domingo, 28 de febrero de 2016

TEXTUAL SOURCES OF REUSI DAT TON


We may never know what, if any Ancient texts on Reusi Dat Ton may have existed and were lost when the invading Burmese armies destroyed the old Thai capital of Ayutthaya in 1767. Today, the closest thing to an original source text on Reusi Dat Ton is an 1838 manuscript commissioned by Rama III entitled The Book of Eighty Rishis Performing Posture Exercises to Cure Various Ailments. Like other manuscripts of the time, this text was printed on accordion like folded black paper, known in Thai as “Khoi.” This text, popularly known as the Samut Thai Kao features line drawings of the 80 Wat Po Reusi Dat Ton statues along with their accompanying poems. In the introduction, it states that Reusi Dat Ton is a “…system of posture exercises invented by experts to cure ailments and make them vanish away.” (Griswold, 321) This text is housed in the National Library in Bangkok. There are also other editions of this text housed in museums and private collections as well.

The Samut Thai Kao seems to follow an old tradition also found in ancient Indian, Nepali and Tibetan Yoga manuscripts that list 80 to 84 different techniques. The Samut Thai Kao is, however, only a partial collection of all the various Reusi Dat Ton techniques. A 1958 Wat Po publication, The Book of Medicine includes a section on Reusi Dat Ton. While it contains verses based upon the poems at Wat Po, many of the accompanying illustrations depict completely different techniques.

In the Southern Thai town of Songkhla, on the temple grounds of Wat Machimawat is a pavilion known as the “Sala Reusi Dat Ton.” High up on the inside walls of this pavilion is a mural which depicts 40 of the Reusi Dat Ton techniques along with the accompanying poems from the Samut Thai Kao. 
There is a special section devoted to Thai Medical history at the Mahidol University’s Siriraj Medical Museum on the Bangkok Noi campus in Bangkok. There one can view a Reusi Dat Ton display featuring small painted wood Reusi figures that depict over 60 different Reusi Dat Ton techniques. This display is based upon the 1958 Wat Po text The Book of Medicine.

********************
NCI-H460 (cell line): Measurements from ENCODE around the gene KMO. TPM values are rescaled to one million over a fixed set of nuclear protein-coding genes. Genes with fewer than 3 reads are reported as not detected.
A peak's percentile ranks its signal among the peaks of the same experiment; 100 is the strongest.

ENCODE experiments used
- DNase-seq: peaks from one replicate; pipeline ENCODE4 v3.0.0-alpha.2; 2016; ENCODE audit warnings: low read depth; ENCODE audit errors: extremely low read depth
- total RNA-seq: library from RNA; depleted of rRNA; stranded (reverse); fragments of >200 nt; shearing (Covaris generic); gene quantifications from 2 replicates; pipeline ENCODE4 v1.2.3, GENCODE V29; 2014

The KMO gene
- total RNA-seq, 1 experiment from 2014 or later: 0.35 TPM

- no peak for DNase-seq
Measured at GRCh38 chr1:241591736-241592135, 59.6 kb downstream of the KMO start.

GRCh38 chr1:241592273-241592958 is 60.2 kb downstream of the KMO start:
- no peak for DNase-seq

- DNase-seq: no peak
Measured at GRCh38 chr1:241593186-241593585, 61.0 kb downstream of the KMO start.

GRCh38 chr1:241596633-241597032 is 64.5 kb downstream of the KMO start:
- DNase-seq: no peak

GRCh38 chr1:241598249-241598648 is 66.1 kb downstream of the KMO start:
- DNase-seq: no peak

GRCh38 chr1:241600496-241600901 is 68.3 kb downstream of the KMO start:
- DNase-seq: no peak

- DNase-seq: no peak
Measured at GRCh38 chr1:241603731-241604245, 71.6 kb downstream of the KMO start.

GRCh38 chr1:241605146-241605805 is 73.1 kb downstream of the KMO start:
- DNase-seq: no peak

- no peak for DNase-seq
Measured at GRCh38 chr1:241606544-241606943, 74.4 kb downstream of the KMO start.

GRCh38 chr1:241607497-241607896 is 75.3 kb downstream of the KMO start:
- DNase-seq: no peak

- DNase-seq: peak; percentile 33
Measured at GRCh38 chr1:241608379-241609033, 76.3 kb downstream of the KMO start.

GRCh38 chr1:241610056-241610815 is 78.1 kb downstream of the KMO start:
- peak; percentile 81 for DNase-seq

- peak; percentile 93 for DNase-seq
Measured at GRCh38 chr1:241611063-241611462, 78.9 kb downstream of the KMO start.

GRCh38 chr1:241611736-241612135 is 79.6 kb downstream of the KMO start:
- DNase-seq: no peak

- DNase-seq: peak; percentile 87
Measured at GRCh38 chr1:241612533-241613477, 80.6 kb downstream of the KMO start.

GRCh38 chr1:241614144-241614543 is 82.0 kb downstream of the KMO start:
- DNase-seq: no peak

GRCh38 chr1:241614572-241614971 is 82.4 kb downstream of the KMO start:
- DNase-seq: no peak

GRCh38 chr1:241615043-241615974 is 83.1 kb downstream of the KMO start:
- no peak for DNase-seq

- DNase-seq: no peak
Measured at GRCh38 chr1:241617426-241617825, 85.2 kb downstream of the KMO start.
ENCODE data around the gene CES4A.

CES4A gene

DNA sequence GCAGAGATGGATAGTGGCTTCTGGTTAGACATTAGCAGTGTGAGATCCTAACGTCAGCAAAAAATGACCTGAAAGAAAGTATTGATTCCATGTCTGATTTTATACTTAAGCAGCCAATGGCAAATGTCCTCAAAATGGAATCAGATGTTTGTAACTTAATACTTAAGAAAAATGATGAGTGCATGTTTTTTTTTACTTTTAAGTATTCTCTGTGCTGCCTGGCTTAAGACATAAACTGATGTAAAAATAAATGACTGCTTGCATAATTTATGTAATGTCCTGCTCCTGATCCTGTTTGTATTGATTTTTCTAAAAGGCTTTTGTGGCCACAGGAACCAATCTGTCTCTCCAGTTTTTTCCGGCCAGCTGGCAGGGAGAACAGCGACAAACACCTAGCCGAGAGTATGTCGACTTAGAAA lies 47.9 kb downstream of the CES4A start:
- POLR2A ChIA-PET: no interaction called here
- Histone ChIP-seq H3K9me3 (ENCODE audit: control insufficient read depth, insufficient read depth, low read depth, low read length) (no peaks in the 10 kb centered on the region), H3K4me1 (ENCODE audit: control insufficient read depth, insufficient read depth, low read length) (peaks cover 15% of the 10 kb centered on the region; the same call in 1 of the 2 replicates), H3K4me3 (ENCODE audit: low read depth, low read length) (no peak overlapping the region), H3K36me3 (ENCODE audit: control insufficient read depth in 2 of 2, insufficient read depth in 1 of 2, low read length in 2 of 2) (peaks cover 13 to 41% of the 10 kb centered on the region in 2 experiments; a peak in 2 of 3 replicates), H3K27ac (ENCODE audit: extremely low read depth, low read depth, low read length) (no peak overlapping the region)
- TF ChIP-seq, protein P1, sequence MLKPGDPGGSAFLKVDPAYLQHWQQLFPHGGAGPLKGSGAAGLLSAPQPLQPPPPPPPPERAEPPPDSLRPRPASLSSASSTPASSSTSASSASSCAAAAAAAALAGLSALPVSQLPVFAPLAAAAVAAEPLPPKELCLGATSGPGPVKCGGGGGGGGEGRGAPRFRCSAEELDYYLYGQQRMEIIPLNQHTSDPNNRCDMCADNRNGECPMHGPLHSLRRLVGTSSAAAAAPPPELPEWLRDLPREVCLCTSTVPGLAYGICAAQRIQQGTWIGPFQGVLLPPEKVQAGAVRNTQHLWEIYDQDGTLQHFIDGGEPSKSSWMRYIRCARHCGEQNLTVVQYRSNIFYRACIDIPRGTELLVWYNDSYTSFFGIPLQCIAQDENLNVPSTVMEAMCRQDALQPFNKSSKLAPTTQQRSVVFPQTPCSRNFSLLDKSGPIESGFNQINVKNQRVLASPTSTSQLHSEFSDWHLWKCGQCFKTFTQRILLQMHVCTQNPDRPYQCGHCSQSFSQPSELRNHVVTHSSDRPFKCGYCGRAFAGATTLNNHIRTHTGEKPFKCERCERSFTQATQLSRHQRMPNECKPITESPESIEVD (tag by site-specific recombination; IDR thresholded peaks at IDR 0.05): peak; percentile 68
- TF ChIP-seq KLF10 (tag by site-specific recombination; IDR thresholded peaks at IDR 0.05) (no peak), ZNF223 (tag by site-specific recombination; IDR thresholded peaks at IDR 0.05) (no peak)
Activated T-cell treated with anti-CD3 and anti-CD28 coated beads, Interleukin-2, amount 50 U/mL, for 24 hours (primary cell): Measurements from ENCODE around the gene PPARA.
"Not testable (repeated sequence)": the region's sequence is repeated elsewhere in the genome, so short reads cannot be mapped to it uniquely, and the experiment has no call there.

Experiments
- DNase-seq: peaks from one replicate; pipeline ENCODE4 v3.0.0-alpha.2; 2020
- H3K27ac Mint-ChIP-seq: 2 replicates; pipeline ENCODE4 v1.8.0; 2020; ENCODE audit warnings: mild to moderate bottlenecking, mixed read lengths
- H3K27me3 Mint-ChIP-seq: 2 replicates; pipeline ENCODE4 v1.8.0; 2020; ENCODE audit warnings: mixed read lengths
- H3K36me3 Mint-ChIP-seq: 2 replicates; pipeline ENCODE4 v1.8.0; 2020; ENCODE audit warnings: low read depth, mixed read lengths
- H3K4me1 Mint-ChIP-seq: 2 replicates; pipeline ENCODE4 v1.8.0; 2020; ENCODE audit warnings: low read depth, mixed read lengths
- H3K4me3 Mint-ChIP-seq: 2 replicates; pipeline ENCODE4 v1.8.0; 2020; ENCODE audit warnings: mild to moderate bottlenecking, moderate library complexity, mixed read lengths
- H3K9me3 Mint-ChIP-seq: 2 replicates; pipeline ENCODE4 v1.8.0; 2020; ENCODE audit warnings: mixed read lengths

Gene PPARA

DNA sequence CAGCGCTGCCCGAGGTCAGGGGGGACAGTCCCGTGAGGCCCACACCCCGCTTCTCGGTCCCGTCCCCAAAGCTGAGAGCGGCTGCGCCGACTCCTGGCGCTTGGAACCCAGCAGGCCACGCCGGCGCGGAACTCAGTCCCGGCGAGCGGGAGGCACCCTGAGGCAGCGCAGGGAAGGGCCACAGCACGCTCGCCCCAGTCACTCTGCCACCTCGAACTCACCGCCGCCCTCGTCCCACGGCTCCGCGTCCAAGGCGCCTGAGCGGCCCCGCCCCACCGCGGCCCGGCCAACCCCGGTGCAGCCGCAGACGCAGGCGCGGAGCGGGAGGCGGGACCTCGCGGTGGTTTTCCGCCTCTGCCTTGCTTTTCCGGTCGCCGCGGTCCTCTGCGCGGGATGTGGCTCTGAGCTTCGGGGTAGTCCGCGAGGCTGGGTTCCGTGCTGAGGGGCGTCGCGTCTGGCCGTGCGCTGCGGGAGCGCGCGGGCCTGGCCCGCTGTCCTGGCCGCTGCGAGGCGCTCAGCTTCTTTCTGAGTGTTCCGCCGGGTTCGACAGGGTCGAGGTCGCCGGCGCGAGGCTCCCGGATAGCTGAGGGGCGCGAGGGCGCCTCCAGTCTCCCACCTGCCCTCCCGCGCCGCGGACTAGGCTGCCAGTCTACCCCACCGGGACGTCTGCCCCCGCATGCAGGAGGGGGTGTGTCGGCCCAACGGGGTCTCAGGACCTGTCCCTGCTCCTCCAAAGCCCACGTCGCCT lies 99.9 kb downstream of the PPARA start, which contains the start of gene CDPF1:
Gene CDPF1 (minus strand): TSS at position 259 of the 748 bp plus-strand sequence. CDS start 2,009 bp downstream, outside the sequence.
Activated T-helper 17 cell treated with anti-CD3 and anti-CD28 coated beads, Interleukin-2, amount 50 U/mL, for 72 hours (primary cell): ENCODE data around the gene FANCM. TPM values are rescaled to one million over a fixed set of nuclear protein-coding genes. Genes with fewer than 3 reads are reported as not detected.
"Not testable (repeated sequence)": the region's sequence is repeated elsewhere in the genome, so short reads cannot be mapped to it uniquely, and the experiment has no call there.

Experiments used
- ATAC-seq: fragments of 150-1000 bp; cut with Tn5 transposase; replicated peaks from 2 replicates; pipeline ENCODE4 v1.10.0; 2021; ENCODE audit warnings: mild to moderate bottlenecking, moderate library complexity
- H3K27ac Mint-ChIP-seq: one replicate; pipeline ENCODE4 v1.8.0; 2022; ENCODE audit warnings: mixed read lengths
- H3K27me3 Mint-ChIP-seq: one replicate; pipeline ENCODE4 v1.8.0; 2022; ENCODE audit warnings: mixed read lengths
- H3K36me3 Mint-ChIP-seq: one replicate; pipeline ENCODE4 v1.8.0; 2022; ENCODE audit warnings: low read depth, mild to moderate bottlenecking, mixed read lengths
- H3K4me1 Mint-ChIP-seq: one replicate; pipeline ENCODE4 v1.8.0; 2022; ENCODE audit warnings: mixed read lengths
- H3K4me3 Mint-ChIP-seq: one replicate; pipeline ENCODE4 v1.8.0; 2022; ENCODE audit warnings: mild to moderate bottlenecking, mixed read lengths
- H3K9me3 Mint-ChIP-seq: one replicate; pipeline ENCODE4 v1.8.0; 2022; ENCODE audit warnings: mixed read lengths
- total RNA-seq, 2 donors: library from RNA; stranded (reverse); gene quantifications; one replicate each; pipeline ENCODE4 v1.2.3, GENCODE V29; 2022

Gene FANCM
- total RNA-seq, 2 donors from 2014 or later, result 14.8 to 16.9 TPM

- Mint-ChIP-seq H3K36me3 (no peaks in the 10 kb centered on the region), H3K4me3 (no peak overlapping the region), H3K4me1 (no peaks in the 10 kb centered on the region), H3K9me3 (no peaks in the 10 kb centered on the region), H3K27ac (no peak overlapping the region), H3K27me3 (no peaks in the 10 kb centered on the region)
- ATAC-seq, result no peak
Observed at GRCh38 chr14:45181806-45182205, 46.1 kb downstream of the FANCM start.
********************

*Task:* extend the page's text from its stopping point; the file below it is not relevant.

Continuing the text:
In Nonthaburi, on the Ministry of Public Health Campus at the Institute of Thai Traditional Medicine, there is the Thai Traditional Medicine Museum. Inside the museum is a small display of Reusi Dat Ton statues. Outside the museum is an artificial mountain upon which have been placed various Reusi statues demonstrating Reusi Dat Ton techniques. Within the mountain is the “Hermit’s Cave” which houses numerous small Reusi statues also depicting Reusi Dat Ton techniques. These statues depict techniques from both the Samut Thai Kao and The Book of Medicine. 
On the outskirts of Bangkok, in the town of Samut Prakan, is the cultural park, the Ancient City or “Muang Boran.” One of the many attractions is a “Sala of 80 Yogi” which features 80 life- sized Reusi statues illustrating various Reusi Dat Ton techniques. There are even depictions of
Reusi Dat Ton techniques not found in either of the two Wat Po texts. While most of these statues are fairly accurate depictions of Reusi Dat Ton techniques, a few actually show Indian Hatha Yoga techniques, which are not part of the Reusi Dat Ton system.

Students of Reusi Dat Ton should bear in mind that while some of the Reusi Dat Don statues, drawings, paintings and poems are beautiful works of art, they were created by artists who were not necessarily all practitioners of Reusi Dat Ton. In fact, a number of images do not illustrate the actual techniques entirely accurately. Even in 1836, there was some uncertainty as to which technique produced which effect and some poems were used for more than one technique. Therefore, students of Reusi Dat Ton should also seek out living teachers who have learned from authentic sources such as actual Reusis, who can teach the techniques in their authentic form.

There are also additional Reusi Dat Ton techniques practiced by Reusis today, which are not found in any text, nor depicted in any sculpture or paintings. These are also traditional techniques, which have been passed down from teacher to student over the centuries. There are close to 300 different exercises and poses, including variations, in the entire Reusi Dat Ton system.

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